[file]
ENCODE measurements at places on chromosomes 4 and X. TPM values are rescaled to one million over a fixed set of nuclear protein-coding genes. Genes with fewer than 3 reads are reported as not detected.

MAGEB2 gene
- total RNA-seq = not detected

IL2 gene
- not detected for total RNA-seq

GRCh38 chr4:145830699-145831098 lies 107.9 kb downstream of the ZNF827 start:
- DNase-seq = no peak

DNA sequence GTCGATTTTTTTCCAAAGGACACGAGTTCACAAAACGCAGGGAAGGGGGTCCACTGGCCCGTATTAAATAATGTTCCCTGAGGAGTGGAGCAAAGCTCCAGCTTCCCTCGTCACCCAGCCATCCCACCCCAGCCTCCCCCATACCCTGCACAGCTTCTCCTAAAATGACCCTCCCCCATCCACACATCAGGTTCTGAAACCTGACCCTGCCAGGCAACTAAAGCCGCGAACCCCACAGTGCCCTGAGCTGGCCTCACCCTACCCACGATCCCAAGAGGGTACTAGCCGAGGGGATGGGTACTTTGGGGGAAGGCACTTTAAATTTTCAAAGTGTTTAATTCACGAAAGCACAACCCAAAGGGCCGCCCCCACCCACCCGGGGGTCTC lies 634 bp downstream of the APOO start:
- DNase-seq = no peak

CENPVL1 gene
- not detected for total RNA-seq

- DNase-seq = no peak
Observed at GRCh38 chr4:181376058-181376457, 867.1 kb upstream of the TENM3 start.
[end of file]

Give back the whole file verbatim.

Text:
ENCODE measurements at places on chromosomes 4 and X. TPM values are rescaled to one million over a fixed set of nuclear protein-coding genes. Genes with fewer than 3 reads are reported as not detected.

MAGEB2 gene
- total RNA-seq = not detected

IL2 gene
- not detected for total RNA-seq

GRCh38 chr4:145830699-145831098 lies 107.9 kb downstream of the ZNF827 start:
- DNase-seq = no peak

DNA sequence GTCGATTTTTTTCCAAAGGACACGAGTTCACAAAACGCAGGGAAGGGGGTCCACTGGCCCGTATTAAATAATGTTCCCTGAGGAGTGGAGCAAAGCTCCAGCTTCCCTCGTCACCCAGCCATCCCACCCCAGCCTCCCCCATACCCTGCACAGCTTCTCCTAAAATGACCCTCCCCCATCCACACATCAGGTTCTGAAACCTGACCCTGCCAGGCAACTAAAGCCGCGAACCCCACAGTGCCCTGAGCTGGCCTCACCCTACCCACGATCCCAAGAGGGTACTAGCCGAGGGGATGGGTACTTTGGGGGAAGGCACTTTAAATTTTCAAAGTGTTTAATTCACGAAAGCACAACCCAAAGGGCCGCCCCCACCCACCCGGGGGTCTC lies 634 bp downstream of the APOO start:
- DNase-seq = no peak

CENPVL1 gene
- not detected for total RNA-seq

- DNase-seq = no peak
Observed at GRCh38 chr4:181376058-181376457, 867.1 kb upstream of the TENM3 start.